As Illinois nears it fourth month of operating without a state budget, not-for-profit and for-profit health organizations are doing what they can to maintain services despite what are, at best, late and erratic Medicaid payments.
Republican Gov. Bruce Rauner continues his stalemate with state Democrats, leaving the state without a budget since the beginning of the fiscal year, which was July 1.
A federal court in Chicago ruled in July that the state had to continue to make Medicaid payments. This has kept many providers from closing, but there is still much uncertainty about when payments will come and how long the state can continue making payments before running out of money.
From solo practitioners to large health systems, this affects all providers in the state, forcing some to cut services, lay off staff or even close.
Jeff Joy, president and CEO of Illinicare Health, said providers are trying to stay afloat without cutting services, but they can't prop up Medicaid in the state forever. The state is routinely at least two months behind in payments and some doctors have already stopped seeing Medicaid patients.
“The fear here is that with more erratic funding, the health of the community struggles,” he said.
Maryjane Wurth, president and CEO of the Illinois Hospital Association, said the state's safety net and rural hospitals in particular are struggling with cash flow. Hospitals are looking at layoffs, service cuts and possibly closure. Even for hospitals less affected, future projects are on hold indefinitely.
“Everything becomes more cautious with lack of knowledge,” she said.
Joel Johnson, president and CEO of the Human Resources Development Institute, which provides behavioral health services, said the organization has had to close some residential programming and furlough about 60 staff members. Psychiatric care will be eliminated on Nov. 1.
Staff try to direct patients to other providers, but it disrupts the trust and comfort those patients can have with the doctors and nurses they know and have gotten used to, he said.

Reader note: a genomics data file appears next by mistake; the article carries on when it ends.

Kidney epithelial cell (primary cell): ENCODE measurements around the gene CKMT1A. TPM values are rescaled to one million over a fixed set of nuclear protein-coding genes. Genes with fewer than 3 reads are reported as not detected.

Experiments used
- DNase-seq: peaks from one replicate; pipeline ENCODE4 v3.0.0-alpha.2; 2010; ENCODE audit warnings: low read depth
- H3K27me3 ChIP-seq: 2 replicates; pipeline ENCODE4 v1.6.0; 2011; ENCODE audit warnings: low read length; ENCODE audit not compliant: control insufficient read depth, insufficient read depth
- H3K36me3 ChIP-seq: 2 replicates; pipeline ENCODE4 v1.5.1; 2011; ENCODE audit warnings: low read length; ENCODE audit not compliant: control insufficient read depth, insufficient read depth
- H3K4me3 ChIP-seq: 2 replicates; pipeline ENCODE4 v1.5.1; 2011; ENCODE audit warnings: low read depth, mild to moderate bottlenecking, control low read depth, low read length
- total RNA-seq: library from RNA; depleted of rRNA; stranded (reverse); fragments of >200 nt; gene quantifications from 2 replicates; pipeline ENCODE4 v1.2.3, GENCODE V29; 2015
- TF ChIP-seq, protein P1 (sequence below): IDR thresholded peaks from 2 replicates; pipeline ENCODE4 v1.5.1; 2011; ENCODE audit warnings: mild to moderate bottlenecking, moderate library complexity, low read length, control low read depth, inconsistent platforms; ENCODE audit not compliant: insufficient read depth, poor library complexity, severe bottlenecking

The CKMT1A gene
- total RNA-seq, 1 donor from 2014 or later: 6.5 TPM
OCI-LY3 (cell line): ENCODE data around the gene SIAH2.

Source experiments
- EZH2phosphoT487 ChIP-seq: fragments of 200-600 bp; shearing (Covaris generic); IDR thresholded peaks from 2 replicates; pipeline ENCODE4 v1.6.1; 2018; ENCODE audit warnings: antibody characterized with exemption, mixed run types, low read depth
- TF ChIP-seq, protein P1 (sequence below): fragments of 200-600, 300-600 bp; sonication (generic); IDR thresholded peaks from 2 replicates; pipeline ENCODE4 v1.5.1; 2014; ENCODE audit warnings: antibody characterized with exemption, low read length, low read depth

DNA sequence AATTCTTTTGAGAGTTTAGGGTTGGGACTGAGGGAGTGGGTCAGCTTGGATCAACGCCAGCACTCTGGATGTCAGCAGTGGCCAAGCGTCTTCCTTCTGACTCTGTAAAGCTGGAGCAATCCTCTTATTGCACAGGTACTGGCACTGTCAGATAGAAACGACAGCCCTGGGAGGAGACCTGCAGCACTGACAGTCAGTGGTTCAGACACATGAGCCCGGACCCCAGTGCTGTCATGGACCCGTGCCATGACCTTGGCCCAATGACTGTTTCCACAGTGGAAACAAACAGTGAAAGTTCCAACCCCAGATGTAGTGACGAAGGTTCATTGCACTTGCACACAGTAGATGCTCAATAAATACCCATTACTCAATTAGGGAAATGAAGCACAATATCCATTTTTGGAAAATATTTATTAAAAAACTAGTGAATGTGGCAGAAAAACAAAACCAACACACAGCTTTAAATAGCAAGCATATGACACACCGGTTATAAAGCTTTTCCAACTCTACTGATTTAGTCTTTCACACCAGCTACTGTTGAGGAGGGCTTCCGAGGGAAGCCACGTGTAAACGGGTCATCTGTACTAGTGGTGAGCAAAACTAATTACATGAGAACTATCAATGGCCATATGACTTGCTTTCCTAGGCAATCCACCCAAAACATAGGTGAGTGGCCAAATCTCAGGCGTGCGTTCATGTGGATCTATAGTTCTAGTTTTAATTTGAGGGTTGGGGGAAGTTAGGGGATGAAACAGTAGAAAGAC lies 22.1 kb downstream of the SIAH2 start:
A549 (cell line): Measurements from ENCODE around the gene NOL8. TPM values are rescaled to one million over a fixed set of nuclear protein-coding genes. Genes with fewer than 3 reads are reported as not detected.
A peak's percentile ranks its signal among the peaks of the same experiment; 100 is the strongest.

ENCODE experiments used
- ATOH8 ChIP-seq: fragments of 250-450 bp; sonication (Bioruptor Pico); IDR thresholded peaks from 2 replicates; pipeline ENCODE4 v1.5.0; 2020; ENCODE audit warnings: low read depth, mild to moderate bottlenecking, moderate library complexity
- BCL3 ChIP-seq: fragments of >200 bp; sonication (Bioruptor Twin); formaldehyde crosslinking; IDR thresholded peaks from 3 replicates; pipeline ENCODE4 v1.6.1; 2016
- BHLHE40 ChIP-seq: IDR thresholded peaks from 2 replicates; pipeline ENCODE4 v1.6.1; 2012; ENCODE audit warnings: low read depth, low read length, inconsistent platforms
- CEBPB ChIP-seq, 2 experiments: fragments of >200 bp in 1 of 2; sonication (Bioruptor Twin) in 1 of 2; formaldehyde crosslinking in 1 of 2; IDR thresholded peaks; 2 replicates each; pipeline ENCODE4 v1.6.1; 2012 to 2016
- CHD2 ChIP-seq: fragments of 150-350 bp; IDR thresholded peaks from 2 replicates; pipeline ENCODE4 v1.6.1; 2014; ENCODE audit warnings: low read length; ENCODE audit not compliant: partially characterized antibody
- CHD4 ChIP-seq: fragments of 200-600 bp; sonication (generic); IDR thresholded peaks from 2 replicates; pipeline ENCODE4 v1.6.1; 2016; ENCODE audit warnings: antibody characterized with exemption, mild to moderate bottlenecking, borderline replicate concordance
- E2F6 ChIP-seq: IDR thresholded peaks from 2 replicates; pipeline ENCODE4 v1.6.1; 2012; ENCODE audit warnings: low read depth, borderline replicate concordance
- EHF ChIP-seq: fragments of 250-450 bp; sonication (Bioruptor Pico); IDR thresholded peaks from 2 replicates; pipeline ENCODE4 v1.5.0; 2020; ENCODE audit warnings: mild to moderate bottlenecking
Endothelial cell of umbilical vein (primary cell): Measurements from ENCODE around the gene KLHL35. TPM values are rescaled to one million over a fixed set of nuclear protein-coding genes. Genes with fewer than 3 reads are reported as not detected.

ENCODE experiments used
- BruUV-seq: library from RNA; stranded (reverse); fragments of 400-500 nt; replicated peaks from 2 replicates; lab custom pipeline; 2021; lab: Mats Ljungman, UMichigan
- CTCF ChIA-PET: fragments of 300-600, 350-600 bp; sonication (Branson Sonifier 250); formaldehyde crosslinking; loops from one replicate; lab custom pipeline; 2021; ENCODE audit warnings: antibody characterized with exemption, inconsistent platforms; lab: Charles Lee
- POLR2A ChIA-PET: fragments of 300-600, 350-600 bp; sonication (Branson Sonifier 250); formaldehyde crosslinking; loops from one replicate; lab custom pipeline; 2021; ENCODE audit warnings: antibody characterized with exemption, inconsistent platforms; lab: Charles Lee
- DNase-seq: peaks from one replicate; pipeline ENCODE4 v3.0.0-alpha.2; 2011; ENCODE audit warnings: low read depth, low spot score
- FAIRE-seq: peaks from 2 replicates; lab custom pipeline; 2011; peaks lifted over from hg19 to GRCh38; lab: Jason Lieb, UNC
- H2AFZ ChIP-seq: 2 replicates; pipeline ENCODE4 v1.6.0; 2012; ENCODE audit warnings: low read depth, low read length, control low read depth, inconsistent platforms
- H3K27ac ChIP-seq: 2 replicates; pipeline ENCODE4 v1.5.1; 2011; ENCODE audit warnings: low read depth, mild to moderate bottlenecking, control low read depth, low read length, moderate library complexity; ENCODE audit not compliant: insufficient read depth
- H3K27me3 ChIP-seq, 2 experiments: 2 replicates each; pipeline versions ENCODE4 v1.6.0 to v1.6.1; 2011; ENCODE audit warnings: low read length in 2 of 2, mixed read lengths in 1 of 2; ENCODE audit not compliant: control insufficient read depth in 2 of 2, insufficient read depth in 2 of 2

HRDI is burning through cash and cutting back everywhere it can, he said.
He has spoken personally with the governor and other lawmakers. He has heard talk of a resolution by the end of the year or January, but he is afraid the impasse will last into the new year.
“It's all coming to a head right now at a risk to some of our most vulnerable people,” he said.
Thresholds, which also provides recovery services to people in Illinois with mental health issues, had to cut one program that was helping about 120 people and has only avoided more drastic measures by maintaining significant lines of credit and relying on its endowment, said Heather O'Donnell, vice president of public policy.
She called the stalemate “unconscionable” and said it resulted in a downward spiral for mental health services in Illinois, which were not being fully funded to being with.
According to the National Alliance on Mental Illness, from fiscal year 2009 to 2012, Illinois cut $113.7 million in general revenue funding for mental health services. Illinois made some of the largest cuts in mental health funding nationwide during this time period.
“Some organizations are really struggling and that means reduced access to care,” she said.
Dr. Kathy Tynus, president of the Chicago Medical Society, said delayed Medicaid payments and other issues like electronic health record requirements have led to smaller practices being sold or closed.
“I think physicians are getting squeezed in a lot of different areas,” she said.
Even other Republicans have criticized Rauner for “holding the budget hostage” while the November pension payments will be delayed and the state lottery has said it cannot make payouts of more than $600.